This explains a dramatic warming between New Delhi and Washington since the turn of the century, with milestones ranging from a 2005 civilian nuclear technology-sharing agreement to a 2016 joint military base-sharing agreement. India now flies U.S.-made P-8 maritime patrol planes, but has yet to purchase a U.S. jet fighter.
In the past, India has resisted being dragged into foreign alliances: after all, it was one of five founders of the Non-Aligned Movement in 1961 at the height of the Cold War. Therefore, India’s next steps following the dissolution of the stealth-fighter agreement with Russia will be of interest—for its military significance, but also as a gauge of how comfortable New Delhi is with further deepening its relationship with the United States.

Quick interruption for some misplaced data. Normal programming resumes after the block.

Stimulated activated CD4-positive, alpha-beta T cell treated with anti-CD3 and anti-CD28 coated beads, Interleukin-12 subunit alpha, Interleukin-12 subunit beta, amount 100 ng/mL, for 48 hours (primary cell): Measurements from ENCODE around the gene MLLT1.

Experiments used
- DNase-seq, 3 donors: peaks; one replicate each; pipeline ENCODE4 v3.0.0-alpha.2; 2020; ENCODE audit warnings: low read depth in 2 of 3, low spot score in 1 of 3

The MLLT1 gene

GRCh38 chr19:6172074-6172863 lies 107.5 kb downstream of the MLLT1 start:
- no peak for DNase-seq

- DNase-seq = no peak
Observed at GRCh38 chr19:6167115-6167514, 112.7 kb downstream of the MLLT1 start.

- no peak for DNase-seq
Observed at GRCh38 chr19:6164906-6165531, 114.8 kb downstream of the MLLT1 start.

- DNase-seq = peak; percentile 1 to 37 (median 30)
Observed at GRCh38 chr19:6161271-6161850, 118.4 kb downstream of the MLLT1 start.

Sébastien Roblin holds a master’s degree in conflict resolution from Georgetown University and served as a university instructor for the Peace Corps in China. He has also worked in education, editing and refugee resettlement in France and the United States. He currently writes on security and military history for War Is Boring.
Image: Wikimedia Commons